Defending Masters champion Hideki Matsuyama says he will start feeling nervous long before he tees off at Augusta National next week, notably at Tuesday’s Masters Champions Dinner.
The first Japanese man to win a Major and the first Asian-born golfer to win the Green Jacket feels the expectations after his history-making triumph last April.
“I’m looking forward to returning to Augusta National,” Matsuyama said. “I really hope I play well. There are some expectations from myself, whether it’s pressure or not.
“The same with the Champions Dinner. I don’t speak English very well and so it’s kind of a two-sided coin. I’m looking forward to it, of course, to be with all those great past Masters champions, but at the same time, too, very nervous about the speech I will be giving.”
Matsuyama hasn’t revealed his contribution to the menu for the greats’ gathering.
His preparations for his title defence have been disrupted by back issues that forced him to withdraw from the Players Championship followed by a sore neck that had him pulling out of the Texas Open.
“I’ve been receiving a lot of treatment, getting prepared,” he said after the Players. “I’m going to do my very best to be as prepared as I can to defend my title.
“I haven’t been able to practise as much as I’d like, but what I have been doing, I feel like I’m on the right track. Hopefully, I can find that same form I started the year out with.”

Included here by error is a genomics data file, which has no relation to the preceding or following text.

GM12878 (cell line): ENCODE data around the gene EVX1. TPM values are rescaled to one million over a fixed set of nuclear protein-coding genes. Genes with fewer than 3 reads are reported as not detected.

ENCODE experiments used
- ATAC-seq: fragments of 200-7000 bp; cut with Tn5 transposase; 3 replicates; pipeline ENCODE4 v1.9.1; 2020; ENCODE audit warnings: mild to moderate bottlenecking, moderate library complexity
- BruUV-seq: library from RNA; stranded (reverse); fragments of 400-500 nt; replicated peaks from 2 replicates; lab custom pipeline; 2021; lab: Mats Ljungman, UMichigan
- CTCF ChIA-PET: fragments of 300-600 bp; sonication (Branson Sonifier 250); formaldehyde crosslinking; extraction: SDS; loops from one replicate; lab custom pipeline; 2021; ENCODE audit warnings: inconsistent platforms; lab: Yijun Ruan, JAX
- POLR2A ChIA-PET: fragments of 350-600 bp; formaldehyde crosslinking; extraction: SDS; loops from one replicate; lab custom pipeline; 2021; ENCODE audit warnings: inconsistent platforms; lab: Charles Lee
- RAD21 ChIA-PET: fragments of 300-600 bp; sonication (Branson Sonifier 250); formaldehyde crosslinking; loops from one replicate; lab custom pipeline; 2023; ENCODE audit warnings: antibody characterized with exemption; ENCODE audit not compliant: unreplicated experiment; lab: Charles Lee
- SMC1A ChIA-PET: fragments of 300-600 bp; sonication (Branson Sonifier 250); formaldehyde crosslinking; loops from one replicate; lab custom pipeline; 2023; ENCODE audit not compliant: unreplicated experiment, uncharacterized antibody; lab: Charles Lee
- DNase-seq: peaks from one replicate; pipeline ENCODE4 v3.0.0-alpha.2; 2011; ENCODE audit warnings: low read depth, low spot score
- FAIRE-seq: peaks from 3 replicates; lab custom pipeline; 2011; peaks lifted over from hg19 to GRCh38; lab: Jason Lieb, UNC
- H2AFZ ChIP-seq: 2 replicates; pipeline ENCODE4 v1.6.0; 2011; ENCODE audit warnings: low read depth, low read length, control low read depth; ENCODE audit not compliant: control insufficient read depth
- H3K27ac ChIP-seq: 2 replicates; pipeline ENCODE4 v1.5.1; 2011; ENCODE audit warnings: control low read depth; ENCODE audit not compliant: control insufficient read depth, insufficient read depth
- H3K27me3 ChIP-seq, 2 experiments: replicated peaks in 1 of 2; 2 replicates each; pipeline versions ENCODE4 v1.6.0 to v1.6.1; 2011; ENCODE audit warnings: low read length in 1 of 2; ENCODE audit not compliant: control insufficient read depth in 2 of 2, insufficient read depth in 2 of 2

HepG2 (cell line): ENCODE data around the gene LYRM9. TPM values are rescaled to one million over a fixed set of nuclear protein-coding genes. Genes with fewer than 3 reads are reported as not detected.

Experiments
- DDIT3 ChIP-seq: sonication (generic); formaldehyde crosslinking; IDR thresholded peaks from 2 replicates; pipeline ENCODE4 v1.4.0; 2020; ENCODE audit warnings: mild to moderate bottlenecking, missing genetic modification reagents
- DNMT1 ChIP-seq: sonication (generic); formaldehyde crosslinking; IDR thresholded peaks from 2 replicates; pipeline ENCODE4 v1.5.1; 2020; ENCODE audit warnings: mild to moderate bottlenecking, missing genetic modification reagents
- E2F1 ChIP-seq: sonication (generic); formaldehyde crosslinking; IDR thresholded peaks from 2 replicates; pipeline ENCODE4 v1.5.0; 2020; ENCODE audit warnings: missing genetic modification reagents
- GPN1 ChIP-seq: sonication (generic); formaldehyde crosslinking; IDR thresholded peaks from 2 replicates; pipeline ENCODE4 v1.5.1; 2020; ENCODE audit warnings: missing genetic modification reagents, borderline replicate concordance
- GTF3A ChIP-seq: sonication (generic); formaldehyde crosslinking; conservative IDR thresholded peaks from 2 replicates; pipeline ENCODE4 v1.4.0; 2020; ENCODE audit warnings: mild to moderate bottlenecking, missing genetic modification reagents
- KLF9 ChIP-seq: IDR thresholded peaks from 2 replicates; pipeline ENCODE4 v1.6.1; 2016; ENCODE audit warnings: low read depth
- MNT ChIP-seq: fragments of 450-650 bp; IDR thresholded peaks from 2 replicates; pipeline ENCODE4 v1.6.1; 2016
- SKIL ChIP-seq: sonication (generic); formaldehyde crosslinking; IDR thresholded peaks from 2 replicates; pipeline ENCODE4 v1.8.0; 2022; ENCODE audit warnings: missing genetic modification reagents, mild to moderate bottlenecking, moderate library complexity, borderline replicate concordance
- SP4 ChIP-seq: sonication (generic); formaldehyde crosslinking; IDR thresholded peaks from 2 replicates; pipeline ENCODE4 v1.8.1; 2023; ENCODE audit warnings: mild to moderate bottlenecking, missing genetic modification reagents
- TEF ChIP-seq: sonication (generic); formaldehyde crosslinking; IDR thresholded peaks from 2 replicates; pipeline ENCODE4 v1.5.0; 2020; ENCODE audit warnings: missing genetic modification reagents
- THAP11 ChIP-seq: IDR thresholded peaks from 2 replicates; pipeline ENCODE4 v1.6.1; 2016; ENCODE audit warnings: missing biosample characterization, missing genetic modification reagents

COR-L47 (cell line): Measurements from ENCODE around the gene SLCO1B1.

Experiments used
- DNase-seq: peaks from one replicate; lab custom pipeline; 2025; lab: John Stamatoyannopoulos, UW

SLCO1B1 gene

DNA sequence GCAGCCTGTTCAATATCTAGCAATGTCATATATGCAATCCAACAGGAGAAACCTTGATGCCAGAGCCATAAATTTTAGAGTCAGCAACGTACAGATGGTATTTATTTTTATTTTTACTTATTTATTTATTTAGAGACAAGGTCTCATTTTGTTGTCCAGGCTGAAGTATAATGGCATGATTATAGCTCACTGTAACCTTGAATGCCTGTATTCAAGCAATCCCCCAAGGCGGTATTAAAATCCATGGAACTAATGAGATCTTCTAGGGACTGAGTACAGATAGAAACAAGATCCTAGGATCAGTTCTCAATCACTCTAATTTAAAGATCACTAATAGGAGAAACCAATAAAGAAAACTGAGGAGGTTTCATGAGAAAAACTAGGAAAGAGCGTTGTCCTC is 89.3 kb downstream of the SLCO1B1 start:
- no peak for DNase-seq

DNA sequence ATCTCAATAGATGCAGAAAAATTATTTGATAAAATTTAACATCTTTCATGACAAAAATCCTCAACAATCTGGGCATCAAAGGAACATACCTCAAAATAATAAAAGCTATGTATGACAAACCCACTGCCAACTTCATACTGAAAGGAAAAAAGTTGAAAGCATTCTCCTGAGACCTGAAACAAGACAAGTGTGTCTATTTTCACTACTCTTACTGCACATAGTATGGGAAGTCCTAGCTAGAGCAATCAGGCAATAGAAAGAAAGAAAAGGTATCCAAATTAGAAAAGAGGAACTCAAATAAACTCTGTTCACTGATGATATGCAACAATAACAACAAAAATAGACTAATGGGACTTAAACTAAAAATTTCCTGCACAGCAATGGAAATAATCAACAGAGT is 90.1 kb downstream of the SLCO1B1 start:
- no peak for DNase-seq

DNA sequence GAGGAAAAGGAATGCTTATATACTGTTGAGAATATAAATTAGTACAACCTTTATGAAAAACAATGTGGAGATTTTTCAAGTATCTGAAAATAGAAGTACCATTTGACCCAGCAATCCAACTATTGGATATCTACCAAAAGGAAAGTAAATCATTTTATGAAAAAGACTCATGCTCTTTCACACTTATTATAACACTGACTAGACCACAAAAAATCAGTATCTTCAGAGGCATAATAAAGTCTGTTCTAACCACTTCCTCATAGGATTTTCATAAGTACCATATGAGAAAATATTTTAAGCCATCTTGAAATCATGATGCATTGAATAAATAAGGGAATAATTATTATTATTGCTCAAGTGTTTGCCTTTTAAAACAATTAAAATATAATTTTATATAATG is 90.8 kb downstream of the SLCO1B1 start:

World No 12 Matsuyama won last October’s Zozo Championship and January’s Sony Open in Hawaii.
Matsuyama downplayed his role as a pioneer despite his historic feat, paying tribute to the generations of Japanese players who came before him.
“Being the first Japanese to win a Major, and especially the Masters, has made me really happy,” Matsuyama said.
“To be the first to do it was a source of great pride, I guess, but I’m really not the pioneer. There have been so many others that have come before me that have laid the foundation for me to achieve this goal.
“It’s not just me, but it’s all of those that have gone before me that have tried and struggled and put the work in and were great examples to me.”
Matsuyama has enjoyed the fame that his Masters victory has brought, but doesn’t feel that he has changed much as a result.
“It has been a fantastic year,” he said. “It has been a great blessing to become the Masters champion and to have so many people send me their best wishes and encouragement.
“I know I’m a happier person. I’ve also noticed people have received me differently. It has been a wonderful experience.”
Matsuyama noted the gesture of his caddie, Shota Hayafuji, to bow to the Augusta National course after replacing the flagstick once the victory was secured.
“I thought it was something very special,” Matsuyama said. “I’m glad that Shota did it. It’s a sign of respect, not only to the Masters tournament but Augusta National.”
Matsuyama was in tears as he walked to the clubhouse and saw his support team crying.
“Those tears, it wasn’t because I won,” Matsuayama said. “Walking up after the 18th green, I saw all my team, and they were all crying, and I think that’s probably what started me crying, too.
“The feeling of ‘We finally did it’ – that was the reason why those tears were falling down all of our cheeks.”
Matsuyama’s victory celebration in Japan was delayed because he had to undergo a Covid-19 quarantine after flying home.
“It was difficult because of the quarantine,” he said. “I arrived in Japan and immediately for two weeks was under quarantine. But when that finished, I still had a week and was able to celebrate with friends and family.
“Even though it was a little belated, it was still a good celebration.”
© Agence France-Presse